The top portion of the first page of appellant's confession contains the statutory warnings required by Art. 38.22, V.A.C. C.P. Lanier testified that after typing the confession he instructed appellant to read it and left the room. Lanier testified that upon his return appellant said he finished reading the statement, understood and agreed with it, and understood his rights. Lanier and others witnessed the signing of the confession. The document indicates that it was made at 9:50 a.m. on December 3, 1981. Lanier testified appellant never requested an attorney, no promises or threats were made to appellant and the confession was not coerced. Lanier further testified appellant looked rested and well-slept.

Appellant testified that he slept while in custody in Dayton, Ohio. Appellant confirmed Lanier's testimony that even though he wished to know "what all he was supposed to have done," the detectives refused to talk with him during the flight from Dayton to Houston. Appellant testified he had no sleep between his departure from Dayton until the time he gave his confession. Appellant testified someone in a suit came by the Pasadena jail and asked a group of prisoners how they wanted to plead. Appellant testified that he responded he wanted a lawyer but was returned to his cell without seeing an attorney. Appellant did not recall being warned at that time.

Appellant testified he did not remember Detective Lanier reading him his rights prior to the taking of the confession. Although appellant denied being told by Lanier that he was a suspect in a capital murder case, he testified Lanier told him he was a suspect in a murder case and "they could send me to prison for the rest of my life or give me the death penalty." Although appellant testified Lanier told him "about some girl being strangled in a motel" and told him they were going to charge him in that case, appellant also testified the police did not promise him anything in return for his confession and did not threaten him. Appellant testified he did not read the confession prior to signing it, but merely "looked at it" and turned the pages.

Municipal Court Judge Hay testified he gave appellant his statutory warnings at 8:45 a.m. on December 3, 1981. Judge Hay testified his usual procedure was to indicate on the warning form if an accused requests an attorney and no such notation was made in appellant's case. Judge Hay testified he warned appellant that he was charged with the offense of auto theft.

The record reflects appellant had an eight grade education and a general equivalency diploma. Appellant testified he could read and write, and indeed did read the entire confession during the suppression hearing and stated he understood its contents.

The trial judge has filed findings of fact and conclusions of law regarding appellant's confession in accordance with Art. 38.22, § 6, V.A.C.C.P. The trial court found appellant made a knowing and intelligent waiver of his rights after being properly admonished by the magistrate and the interrogating officer. The trial court found the confession was voluntarily made without any threats, promises, or undue influence.

The determination of whether a confession is voluntary must be based upon an examination of the totality of the circumstances surrounding its acquisition. Barton v. State, 605 S.W.2d 605 (Tex.Cr.App. 1980); Berry v. State, 582 S.W.2d 463 (Tex. Cr.App.1979).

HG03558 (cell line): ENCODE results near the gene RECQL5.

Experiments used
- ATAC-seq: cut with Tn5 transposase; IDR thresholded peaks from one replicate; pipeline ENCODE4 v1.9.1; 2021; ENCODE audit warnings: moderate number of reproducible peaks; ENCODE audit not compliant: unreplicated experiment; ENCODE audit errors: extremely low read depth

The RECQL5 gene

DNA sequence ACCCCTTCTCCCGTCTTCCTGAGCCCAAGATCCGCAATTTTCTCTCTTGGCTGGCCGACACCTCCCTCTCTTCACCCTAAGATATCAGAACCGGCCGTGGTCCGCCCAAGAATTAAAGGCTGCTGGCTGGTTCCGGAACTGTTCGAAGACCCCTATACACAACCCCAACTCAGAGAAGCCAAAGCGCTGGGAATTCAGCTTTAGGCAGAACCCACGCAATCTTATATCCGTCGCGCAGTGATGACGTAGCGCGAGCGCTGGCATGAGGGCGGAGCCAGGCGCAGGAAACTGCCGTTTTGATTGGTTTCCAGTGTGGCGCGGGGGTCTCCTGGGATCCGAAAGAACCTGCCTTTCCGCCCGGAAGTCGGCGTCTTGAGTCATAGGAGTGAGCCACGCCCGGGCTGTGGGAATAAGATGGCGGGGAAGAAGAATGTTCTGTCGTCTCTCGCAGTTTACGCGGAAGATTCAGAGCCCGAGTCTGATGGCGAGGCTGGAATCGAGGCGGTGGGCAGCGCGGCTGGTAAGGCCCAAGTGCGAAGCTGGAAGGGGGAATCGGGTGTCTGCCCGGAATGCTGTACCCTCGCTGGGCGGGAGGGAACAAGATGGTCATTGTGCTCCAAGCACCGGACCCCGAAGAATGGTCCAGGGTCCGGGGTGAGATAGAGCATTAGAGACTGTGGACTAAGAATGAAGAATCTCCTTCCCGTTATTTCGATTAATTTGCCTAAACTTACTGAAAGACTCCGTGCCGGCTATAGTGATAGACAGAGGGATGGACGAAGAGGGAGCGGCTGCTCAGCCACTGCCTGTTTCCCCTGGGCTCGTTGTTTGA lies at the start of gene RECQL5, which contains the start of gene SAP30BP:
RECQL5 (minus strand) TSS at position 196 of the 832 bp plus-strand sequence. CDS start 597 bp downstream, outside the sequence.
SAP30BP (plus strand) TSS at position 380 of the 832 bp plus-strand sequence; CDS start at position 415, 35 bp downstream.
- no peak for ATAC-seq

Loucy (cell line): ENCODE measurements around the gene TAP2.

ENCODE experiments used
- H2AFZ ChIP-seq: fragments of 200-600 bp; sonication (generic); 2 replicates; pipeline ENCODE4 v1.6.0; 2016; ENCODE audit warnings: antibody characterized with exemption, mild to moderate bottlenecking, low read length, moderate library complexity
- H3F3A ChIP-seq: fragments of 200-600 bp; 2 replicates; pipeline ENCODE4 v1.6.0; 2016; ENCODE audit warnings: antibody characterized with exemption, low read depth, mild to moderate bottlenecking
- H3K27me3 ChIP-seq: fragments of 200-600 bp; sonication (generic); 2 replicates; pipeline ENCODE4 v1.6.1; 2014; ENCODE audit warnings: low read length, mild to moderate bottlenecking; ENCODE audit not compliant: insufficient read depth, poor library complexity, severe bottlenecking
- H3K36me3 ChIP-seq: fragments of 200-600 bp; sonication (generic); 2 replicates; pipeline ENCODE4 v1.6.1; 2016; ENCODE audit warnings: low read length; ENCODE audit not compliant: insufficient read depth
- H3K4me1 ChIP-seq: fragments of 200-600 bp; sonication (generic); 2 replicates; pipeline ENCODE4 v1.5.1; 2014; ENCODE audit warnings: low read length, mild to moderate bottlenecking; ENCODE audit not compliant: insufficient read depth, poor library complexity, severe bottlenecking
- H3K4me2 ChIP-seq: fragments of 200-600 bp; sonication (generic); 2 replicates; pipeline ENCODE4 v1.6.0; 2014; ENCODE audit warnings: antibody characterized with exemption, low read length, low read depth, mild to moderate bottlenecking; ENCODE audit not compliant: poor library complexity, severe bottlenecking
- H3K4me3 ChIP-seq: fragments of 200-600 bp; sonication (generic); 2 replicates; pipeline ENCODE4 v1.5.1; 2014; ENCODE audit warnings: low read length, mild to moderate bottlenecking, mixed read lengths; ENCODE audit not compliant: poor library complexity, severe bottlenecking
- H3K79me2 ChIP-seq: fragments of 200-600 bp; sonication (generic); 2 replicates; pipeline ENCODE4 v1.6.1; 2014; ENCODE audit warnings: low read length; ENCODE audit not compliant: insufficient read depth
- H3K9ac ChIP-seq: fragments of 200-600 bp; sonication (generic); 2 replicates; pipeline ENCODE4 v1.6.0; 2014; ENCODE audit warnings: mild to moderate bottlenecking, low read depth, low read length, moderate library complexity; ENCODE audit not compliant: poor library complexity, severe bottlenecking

The trial judge at the Jackson v. Denno hearing is the sole judge of the weight and credibility of the witnesses. Hawkins v. State, 660 S.W.2d 65 (Tex.Cr. App.1983).

"It is well settled that at a hearing on the admissibility of a confession, the trial court is the trier of facts and judge of the credibility of the witnesses and the weight to be given their testimony; he *121 can accept or reject the testimony of witnesses, including a defendant, in determining the issues before him."

Kelly v. State, 621 S.W.2d 176, 179 (Tex.Cr. App.1981). See also McKittrick v. State, 541 S.W.2d 177 (Tex.Cr.App.1976) and cases cited therein at 184.

Appellant's testimony that he requested an attorney is contradicted by the magistrate's testimony that he did not note any request made by appellant. Even though the magistrate warned appellant that he was charged with auto theft, the appellant's testimony indicates that prior to giving the confession, he was aware he was a suspect in a "murder" case and the possible punishment was death. Moreover, the fact that a defendant is arrested on one charge and warned concerning said charge and engages in conversation with interrogating officers about other offenses and admits one not yet charged does not render his confession thereto void. Simpson v. State, 603 S.W.2d 862, 865 (Tex.Cr.App. 1980). See also Carter v. State, 445 S.W.2d 747 (Tex.Cr.App.1969). Appellant testified he was not promised anything in return for his confession nor was he threatened. Appellant was not subjected to lengthy and constant interrogation, as the total elapsed time between the magistrate's warning, the initial interrogation, and the signed three page confession was slightly over one hour. Moreover, although appellant testified that he did not sleep from the time he left Dayton until the confession was given, approximately sixteen hours, there is no evidence that the officers "deprived" him of sleep or that he requested sleep before confession. There was testimony that at the time of the confession, appellant appeared to have slept well, and did not appear groggy or sleepy. Lack of sleep for sixteen hours will not alone render appellant's confession involuntary.